traffic shaping for C2620 on IOS12.5

can anyone give me any tips on doing traffic shaping for our old 2620 router. what i'd like to do is to prevent one protocol (smtp) from using up all bandwidth on the serial0 (leased line).

our line mainly services dns, web and email (exchange2003). once in a while, when there are lots of email with large attachments going out, our leased line gets so congested that no web traffic can get in... what i'd like to do is to shape our traffic to allow email to consume at most 90% of the bandwidth if there's little other traffic going on. But will scale back to allow more traffic from other protocols (web in particular).

anybody can give advice or sample configs?

also, is it easy to monitor bandwidth consumption by protocol? i mean, using something like mrtg, can you monitor usage sorted by protocol?



- ron

Reply to
Ronnie Corny
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I'm not sure what IOS version you are using though as 12.5 does not exist, you will either have 12.1, 12.2, 12.3 or even 12.4 installed. If any of the following commands don't work then you may have to upgrade the software.

First you need to tell the router the bandwidth of the link:-

int s0/0 bandwdith 256

By default you can only prioritise up to 75% of the total interface bandwidth, this isn't ideal so you can configure the router to allow up to 90% to be used in your QOS policy:-

int s0/0 max-reserved-bandwidth 90

Create access-lists to define your applications (if you aren't hosting DNS or WWW then you can remove the indented lines):-

access-list 101 permit tcp any any eq www access-list 101 permit tcp any eq www any access-list 101 permit tcp any any eq 443 access-list 101 permit tcp any eq 443 any access-list 101 permit udp any any eq domain access-list 101 permit udp any eq domain any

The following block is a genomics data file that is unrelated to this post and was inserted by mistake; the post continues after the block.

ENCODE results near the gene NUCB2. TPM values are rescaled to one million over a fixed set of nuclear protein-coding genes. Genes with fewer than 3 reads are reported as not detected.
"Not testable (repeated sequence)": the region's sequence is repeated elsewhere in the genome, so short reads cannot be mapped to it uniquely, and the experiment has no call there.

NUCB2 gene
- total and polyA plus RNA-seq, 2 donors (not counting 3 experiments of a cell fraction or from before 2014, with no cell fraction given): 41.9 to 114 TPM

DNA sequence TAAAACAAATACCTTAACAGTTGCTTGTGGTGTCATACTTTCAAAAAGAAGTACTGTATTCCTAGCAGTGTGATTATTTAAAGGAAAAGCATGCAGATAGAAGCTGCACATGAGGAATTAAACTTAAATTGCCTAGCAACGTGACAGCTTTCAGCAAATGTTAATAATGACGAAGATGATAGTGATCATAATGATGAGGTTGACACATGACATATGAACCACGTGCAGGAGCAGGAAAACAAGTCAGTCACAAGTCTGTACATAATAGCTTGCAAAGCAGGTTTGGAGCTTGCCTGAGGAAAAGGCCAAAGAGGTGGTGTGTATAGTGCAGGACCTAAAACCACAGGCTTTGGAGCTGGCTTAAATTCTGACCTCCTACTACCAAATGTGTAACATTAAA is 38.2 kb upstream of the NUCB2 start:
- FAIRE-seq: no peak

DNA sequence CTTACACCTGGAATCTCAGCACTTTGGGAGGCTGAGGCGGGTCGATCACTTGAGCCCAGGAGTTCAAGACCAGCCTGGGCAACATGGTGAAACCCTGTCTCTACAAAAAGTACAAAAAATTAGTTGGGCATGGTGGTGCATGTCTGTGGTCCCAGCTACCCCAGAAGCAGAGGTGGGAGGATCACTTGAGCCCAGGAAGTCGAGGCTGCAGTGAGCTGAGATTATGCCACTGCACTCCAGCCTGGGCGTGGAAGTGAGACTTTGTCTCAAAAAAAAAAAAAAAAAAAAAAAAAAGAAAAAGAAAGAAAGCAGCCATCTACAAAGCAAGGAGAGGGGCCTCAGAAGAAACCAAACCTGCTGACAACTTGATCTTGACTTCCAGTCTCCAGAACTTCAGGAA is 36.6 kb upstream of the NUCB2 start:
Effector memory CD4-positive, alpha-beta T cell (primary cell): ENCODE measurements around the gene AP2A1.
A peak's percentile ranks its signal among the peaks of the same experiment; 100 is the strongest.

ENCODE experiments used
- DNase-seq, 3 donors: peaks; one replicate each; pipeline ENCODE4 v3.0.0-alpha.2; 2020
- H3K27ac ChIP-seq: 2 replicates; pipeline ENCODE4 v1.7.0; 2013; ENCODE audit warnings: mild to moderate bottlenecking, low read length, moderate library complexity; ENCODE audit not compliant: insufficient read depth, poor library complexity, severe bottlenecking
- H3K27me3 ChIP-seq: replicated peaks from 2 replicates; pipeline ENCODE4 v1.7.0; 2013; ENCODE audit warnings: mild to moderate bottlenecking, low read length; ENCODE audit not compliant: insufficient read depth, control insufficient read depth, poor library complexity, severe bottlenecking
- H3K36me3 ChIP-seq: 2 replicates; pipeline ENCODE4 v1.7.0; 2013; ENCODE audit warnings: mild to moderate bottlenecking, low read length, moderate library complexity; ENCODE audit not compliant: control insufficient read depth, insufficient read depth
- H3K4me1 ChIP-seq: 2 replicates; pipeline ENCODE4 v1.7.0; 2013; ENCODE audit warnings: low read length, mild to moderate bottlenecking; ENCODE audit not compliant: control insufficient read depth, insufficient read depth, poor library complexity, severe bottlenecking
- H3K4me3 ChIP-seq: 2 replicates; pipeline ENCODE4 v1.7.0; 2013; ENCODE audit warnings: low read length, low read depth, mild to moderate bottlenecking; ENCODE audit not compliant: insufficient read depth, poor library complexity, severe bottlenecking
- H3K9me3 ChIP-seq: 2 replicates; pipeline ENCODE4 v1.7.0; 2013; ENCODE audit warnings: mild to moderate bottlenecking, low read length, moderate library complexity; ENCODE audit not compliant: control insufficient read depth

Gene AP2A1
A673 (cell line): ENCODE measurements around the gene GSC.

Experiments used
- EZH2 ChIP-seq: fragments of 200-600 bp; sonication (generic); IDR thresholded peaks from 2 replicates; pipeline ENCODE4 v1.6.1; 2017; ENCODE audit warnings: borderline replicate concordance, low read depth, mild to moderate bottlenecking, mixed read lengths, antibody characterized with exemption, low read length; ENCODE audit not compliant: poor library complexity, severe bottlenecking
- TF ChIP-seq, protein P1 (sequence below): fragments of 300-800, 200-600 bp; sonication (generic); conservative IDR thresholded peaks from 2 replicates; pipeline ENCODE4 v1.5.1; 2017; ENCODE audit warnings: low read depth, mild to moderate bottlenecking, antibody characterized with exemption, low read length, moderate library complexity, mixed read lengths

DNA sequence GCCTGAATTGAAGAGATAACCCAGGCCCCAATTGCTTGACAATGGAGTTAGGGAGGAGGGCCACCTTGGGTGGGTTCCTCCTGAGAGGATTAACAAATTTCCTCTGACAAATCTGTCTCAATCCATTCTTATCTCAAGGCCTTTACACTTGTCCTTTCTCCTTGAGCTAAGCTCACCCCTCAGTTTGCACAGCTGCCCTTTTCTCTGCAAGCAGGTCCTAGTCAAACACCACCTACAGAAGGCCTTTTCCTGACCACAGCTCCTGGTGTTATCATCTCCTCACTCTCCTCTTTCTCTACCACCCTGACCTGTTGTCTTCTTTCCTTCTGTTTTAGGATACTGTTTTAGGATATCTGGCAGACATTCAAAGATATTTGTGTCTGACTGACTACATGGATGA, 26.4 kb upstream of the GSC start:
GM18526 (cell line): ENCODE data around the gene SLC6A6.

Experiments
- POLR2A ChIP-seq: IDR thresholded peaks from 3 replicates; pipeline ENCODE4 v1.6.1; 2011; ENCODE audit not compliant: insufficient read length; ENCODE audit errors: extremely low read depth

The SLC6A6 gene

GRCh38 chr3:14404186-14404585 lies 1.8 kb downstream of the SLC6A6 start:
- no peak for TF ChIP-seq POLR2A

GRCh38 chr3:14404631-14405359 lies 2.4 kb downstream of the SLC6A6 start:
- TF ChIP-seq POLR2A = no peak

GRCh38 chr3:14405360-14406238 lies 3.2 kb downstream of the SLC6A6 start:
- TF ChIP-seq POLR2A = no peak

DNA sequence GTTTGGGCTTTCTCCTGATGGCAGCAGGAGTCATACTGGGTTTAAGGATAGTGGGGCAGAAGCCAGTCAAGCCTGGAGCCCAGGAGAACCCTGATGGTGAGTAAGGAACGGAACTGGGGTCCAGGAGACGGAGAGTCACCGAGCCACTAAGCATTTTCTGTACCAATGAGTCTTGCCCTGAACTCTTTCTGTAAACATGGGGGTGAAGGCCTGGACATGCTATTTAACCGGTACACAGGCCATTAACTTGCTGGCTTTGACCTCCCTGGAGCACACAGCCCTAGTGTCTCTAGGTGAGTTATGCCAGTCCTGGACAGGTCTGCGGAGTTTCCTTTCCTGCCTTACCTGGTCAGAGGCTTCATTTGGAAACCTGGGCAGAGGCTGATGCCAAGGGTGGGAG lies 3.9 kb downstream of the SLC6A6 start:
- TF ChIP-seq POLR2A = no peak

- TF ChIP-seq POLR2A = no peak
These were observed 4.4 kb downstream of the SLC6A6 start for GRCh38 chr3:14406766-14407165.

access-list 102 permit tcp any any eq smtp access-list 102 permit tcp any eq smtp any

Now create class-maps which reference the access-lists:-

class-map match-any applications match access-group 101

class-map match-any smtp match access-group 102

Now create the QOS Policy:-

policy-map qos-policy class applications priority percent 40 class smtp priority percent 40 class class-default fair-queue

And apply it to your interface:-

int s0/0 service-policy output qos-policy

This policy will allow any application to use the full 256k, however, when the Interface becomes congested (you are transmitting more than

256k) the policy will allocate 40% of the bandwidth to your applications and 40% of the bandwidth to SMTP leaving 20% for anything else. Adjust the figures to match your environment.

Use the "show policy-map interface s0/0" command to see how much bandwdith is utilised in each class. You can use MRTG to query an OID which is associated with each class, to monitor the bandwdith utilisation of each class - however I have never set this up.

I hope this helps,


R> can anyone give me any tips on doing traffic shaping for our old 2620

Reply to

hi James

thanks for the tips... this really helps a lot...

you're right, i mistyped my IOS version... it's 12.3(5b)... haven't taken time to upgrade the IOS yet as i have to schedule the few minutes of downtime...


- ron

Reply to
Ronnie Corny

You shouldn't use priority command because it could lead to starvation of other traffic... This is suitable only for delay non-tolerant apps such as VoIP. You should use bandwidth percent command, but keep in mind that if prioritized traffic rate exceeds bandwidth percent rate this traffic becomes best effort if not otherwise specified, so it's suitable only for small bw traffic such as RDP and telnet, but it works relatively ok for http traffic in my case. So, if you want to absolutely ensure that smtp traffic doesn't eat all bw you have even if your prioritized classes exceeded their reserved bw then you must shape smtp traffic: instead of bandwidth percent, just type shape average under policy-map config mode. Of course, if there is a little amount of traffic other then SMTP this could be a wasting of bw since SMTP is no longer able to posses the whole bw even if there is no other traffic currently flowing trough the link.

B.R. Igor

Reply to
Igor Mamuzic


Warning - wandering a bit OT.

You can definately reduce the impact of this with QoS however you may also wish to consider looking at the source of the problem.

Maybe you are getting the following:-

I have seen Exchange fill up networks before.